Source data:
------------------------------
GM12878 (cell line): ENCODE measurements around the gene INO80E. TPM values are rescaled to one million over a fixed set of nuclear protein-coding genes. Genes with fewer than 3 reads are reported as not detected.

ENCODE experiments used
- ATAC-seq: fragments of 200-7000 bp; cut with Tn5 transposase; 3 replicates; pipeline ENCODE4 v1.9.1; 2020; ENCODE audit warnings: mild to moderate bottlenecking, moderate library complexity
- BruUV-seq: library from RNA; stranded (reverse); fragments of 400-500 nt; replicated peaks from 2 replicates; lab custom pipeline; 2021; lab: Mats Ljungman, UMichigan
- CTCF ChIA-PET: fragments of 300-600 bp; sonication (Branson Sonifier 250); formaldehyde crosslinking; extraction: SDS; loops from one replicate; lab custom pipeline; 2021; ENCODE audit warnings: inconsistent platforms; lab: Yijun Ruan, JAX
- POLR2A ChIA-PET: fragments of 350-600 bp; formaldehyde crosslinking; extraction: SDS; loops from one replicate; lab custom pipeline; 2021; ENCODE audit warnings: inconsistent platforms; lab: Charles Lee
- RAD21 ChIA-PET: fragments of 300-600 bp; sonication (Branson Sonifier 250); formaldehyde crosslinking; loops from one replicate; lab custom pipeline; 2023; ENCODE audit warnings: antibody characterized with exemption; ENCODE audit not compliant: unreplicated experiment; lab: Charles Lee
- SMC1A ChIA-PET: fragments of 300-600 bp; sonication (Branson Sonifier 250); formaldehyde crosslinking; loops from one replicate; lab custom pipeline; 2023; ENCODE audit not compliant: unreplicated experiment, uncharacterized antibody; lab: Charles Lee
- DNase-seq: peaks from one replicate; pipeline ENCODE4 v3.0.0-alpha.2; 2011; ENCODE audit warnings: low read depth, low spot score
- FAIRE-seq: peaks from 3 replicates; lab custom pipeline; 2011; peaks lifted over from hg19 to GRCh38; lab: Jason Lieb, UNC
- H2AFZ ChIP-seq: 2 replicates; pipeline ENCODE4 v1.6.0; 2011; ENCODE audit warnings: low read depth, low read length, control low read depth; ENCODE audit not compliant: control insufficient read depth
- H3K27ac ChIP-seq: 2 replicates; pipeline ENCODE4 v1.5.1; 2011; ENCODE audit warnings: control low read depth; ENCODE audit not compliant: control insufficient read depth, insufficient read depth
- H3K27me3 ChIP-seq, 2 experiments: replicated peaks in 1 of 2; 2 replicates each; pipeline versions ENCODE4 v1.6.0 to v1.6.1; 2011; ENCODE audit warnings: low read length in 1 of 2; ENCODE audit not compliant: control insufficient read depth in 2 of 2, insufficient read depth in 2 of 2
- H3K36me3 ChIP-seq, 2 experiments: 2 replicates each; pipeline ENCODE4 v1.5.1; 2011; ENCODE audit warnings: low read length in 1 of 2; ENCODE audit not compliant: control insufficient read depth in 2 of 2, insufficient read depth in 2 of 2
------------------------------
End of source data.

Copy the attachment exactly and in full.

GM12878 (cell line): ENCODE measurements around the gene INO80E. TPM values are rescaled to one million over a fixed set of nuclear protein-coding genes. Genes with fewer than 3 reads are reported as not detected.

ENCODE experiments used
- ATAC-seq: fragments of 200-7000 bp; cut with Tn5 transposase; 3 replicates; pipeline ENCODE4 v1.9.1; 2020; ENCODE audit warnings: mild to moderate bottlenecking, moderate library complexity
- BruUV-seq: library from RNA; stranded (reverse); fragments of 400-500 nt; replicated peaks from 2 replicates; lab custom pipeline; 2021; lab: Mats Ljungman, UMichigan
- CTCF ChIA-PET: fragments of 300-600 bp; sonication (Branson Sonifier 250); formaldehyde crosslinking; extraction: SDS; loops from one replicate; lab custom pipeline; 2021; ENCODE audit warnings: inconsistent platforms; lab: Yijun Ruan, JAX
- POLR2A ChIA-PET: fragments of 350-600 bp; formaldehyde crosslinking; extraction: SDS; loops from one replicate; lab custom pipeline; 2021; ENCODE audit warnings: inconsistent platforms; lab: Charles Lee
- RAD21 ChIA-PET: fragments of 300-600 bp; sonication (Branson Sonifier 250); formaldehyde crosslinking; loops from one replicate; lab custom pipeline; 2023; ENCODE audit warnings: antibody characterized with exemption; ENCODE audit not compliant: unreplicated experiment; lab: Charles Lee
- SMC1A ChIA-PET: fragments of 300-600 bp; sonication (Branson Sonifier 250); formaldehyde crosslinking; loops from one replicate; lab custom pipeline; 2023; ENCODE audit not compliant: unreplicated experiment, uncharacterized antibody; lab: Charles Lee
- DNase-seq: peaks from one replicate; pipeline ENCODE4 v3.0.0-alpha.2; 2011; ENCODE audit warnings: low read depth, low spot score
- FAIRE-seq: peaks from 3 replicates; lab custom pipeline; 2011; peaks lifted over from hg19 to GRCh38; lab: Jason Lieb, UNC
- H2AFZ ChIP-seq: 2 replicates; pipeline ENCODE4 v1.6.0; 2011; ENCODE audit warnings: low read depth, low read length, control low read depth; ENCODE audit not compliant: control insufficient read depth
- H3K27ac ChIP-seq: 2 replicates; pipeline ENCODE4 v1.5.1; 2011; ENCODE audit warnings: control low read depth; ENCODE audit not compliant: control insufficient read depth, insufficient read depth
- H3K27me3 ChIP-seq, 2 experiments: replicated peaks in 1 of 2; 2 replicates each; pipeline versions ENCODE4 v1.6.0 to v1.6.1; 2011; ENCODE audit warnings: low read length in 1 of 2; ENCODE audit not compliant: control insufficient read depth in 2 of 2, insufficient read depth in 2 of 2
- H3K36me3 ChIP-seq, 2 experiments: 2 replicates each; pipeline ENCODE4 v1.5.1; 2011; ENCODE audit warnings: low read length in 1 of 2; ENCODE audit not compliant: control insufficient read depth in 2 of 2, insufficient read depth in 2 of 2